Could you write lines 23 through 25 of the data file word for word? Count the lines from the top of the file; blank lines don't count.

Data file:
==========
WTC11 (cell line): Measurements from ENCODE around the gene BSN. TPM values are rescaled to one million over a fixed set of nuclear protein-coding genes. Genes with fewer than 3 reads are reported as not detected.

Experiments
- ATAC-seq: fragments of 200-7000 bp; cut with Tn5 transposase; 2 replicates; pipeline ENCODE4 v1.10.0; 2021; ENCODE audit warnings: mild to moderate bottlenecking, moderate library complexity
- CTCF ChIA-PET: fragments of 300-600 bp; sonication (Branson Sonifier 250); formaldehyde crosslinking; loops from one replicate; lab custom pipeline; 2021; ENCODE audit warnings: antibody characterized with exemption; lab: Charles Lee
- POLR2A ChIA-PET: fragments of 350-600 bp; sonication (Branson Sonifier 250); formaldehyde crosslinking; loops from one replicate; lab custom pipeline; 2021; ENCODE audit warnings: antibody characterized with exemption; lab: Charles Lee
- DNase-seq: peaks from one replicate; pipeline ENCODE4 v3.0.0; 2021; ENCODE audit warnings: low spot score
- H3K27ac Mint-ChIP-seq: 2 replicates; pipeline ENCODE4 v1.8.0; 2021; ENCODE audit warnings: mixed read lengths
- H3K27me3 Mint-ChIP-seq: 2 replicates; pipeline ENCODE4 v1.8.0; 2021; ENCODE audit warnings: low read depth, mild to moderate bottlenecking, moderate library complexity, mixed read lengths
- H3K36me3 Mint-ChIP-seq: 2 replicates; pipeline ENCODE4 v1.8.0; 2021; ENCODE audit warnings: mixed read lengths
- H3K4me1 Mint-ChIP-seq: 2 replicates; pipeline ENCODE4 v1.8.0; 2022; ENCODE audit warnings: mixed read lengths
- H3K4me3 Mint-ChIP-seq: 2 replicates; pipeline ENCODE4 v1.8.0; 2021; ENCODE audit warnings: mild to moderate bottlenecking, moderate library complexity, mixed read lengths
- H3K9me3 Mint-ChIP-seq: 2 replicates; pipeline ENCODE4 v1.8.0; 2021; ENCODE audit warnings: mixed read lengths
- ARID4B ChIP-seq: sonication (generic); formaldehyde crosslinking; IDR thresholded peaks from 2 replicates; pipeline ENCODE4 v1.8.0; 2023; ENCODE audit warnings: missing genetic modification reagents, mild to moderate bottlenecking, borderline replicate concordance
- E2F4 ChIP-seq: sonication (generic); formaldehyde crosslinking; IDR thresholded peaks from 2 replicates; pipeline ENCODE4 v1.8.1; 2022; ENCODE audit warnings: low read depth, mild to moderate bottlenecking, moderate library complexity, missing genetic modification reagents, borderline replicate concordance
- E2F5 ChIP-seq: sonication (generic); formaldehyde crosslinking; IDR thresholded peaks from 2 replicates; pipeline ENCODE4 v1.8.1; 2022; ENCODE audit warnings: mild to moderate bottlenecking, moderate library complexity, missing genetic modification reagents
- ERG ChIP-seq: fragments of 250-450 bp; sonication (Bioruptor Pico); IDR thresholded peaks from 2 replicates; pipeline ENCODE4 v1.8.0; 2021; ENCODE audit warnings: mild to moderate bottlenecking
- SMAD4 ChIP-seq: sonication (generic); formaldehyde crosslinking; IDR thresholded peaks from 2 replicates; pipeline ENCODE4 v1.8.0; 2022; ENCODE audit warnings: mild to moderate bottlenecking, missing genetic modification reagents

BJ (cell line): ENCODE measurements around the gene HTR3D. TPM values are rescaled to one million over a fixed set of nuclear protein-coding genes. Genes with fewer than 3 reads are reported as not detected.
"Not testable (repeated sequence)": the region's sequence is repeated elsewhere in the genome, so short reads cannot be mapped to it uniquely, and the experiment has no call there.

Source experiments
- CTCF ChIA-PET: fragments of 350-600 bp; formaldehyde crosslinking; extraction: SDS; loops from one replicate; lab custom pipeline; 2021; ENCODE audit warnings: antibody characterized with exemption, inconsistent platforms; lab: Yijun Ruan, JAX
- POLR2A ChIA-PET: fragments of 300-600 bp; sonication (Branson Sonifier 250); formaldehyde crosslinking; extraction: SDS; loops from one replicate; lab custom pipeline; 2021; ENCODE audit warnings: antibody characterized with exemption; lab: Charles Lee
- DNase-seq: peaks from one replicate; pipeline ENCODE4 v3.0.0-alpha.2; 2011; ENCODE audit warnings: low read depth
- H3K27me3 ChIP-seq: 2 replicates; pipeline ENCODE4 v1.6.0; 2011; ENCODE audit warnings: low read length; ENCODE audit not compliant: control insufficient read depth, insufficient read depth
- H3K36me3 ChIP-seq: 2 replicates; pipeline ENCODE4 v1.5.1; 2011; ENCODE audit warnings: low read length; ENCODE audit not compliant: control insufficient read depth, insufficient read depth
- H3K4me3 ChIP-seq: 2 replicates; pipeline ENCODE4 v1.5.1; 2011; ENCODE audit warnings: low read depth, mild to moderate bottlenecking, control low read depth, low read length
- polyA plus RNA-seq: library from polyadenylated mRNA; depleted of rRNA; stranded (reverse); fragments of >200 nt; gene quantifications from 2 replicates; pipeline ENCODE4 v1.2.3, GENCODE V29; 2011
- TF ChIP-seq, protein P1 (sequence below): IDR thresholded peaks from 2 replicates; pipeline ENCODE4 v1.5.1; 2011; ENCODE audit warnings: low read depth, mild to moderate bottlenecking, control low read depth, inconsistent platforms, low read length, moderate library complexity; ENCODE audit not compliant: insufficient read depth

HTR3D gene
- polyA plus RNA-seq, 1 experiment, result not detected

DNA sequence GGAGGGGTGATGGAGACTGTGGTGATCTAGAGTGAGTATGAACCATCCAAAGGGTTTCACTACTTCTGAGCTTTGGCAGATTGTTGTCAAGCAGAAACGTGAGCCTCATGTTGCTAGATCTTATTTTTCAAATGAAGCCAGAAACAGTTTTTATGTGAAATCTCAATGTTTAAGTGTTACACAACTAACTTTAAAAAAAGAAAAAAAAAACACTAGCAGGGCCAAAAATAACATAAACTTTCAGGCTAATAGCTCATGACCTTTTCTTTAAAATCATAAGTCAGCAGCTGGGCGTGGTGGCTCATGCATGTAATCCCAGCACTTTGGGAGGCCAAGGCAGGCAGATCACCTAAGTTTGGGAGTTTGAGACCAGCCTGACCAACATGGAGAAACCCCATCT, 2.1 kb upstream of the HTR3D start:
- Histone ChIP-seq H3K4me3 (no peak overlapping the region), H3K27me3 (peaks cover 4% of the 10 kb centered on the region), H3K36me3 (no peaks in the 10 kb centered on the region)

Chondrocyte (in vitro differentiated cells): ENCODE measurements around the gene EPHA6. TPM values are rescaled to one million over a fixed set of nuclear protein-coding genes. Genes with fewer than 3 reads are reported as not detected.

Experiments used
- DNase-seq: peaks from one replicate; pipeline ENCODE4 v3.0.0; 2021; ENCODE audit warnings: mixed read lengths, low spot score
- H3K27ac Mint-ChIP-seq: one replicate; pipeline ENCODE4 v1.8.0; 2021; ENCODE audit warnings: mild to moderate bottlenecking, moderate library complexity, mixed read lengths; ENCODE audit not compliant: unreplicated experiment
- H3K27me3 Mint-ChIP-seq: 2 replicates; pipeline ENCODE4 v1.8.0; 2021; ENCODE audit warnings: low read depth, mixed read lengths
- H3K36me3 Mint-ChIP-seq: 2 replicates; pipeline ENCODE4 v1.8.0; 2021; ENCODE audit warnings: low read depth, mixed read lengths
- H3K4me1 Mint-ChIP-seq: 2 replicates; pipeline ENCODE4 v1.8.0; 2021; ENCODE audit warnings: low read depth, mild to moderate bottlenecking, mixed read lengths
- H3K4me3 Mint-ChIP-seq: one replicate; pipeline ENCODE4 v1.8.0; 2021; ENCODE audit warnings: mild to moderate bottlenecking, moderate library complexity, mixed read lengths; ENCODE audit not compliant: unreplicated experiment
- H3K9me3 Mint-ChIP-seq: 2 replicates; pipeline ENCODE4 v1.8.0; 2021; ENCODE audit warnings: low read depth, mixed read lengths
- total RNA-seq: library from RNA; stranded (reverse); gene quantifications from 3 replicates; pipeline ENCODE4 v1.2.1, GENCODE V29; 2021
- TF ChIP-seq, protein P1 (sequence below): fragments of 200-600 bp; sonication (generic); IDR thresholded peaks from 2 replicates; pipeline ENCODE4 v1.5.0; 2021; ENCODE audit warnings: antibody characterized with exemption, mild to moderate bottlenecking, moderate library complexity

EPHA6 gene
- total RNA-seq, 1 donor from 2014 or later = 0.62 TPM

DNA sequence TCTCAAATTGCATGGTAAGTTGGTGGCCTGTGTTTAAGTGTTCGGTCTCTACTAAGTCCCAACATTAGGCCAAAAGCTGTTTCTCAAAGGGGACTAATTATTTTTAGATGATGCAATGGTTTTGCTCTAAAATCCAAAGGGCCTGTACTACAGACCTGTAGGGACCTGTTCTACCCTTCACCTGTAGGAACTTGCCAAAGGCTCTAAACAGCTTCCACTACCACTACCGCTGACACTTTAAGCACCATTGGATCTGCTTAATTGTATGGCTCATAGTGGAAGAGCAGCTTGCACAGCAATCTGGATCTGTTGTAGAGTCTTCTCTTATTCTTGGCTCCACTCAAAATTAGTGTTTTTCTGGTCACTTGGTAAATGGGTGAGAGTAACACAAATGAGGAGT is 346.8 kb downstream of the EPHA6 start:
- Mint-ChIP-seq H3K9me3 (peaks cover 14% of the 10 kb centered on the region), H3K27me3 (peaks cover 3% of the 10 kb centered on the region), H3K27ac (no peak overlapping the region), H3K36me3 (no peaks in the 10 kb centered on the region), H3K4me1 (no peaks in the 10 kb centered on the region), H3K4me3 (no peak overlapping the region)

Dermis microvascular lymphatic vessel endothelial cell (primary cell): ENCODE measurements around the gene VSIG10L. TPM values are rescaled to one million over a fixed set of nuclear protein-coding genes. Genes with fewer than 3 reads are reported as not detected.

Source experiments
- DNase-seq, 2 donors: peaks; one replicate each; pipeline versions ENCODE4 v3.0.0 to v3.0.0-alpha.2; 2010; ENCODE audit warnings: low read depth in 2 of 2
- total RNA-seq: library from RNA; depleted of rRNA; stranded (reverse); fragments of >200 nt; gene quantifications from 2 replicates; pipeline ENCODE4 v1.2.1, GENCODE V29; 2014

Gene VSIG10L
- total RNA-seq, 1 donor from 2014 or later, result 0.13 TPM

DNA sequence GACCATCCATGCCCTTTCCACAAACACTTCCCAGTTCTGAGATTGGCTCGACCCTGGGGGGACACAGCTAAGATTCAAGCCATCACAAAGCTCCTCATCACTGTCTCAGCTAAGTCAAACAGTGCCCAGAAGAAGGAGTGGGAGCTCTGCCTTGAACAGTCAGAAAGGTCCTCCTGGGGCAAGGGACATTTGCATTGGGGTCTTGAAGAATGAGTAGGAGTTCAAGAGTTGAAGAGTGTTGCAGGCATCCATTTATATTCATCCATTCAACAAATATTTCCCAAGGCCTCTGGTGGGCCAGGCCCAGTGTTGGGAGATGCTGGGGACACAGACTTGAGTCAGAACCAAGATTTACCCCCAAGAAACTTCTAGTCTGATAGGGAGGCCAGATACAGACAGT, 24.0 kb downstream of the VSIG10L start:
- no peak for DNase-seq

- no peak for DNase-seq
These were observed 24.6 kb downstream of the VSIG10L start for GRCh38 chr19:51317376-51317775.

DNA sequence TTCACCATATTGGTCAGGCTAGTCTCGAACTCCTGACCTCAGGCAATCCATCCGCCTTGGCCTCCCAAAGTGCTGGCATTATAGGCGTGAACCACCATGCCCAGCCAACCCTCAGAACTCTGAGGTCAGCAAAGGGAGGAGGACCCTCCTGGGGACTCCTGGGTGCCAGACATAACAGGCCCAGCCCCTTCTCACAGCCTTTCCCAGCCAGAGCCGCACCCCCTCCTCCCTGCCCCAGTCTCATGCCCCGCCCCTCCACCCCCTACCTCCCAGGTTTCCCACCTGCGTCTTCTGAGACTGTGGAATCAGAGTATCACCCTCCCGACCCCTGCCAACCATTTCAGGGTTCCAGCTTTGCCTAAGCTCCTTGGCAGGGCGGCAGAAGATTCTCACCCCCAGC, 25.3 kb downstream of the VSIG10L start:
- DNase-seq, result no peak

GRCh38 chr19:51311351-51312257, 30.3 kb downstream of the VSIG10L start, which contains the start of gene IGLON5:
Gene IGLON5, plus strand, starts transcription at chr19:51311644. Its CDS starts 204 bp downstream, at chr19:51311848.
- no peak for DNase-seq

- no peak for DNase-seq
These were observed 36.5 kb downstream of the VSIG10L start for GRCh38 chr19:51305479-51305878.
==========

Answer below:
- DNase-seq: peaks from one replicate; pipeline ENCODE4 v3.0.0-alpha.2; 2011; ENCODE audit warnings: low read depth
- H3K27me3 ChIP-seq: 2 replicates; pipeline ENCODE4 v1.6.0; 2011; ENCODE audit warnings: low read length; ENCODE audit not compliant: control insufficient read depth, insufficient read depth
- H3K36me3 ChIP-seq: 2 replicates; pipeline ENCODE4 v1.5.1; 2011; ENCODE audit warnings: low read length; ENCODE audit not compliant: control insufficient read depth, insufficient read depth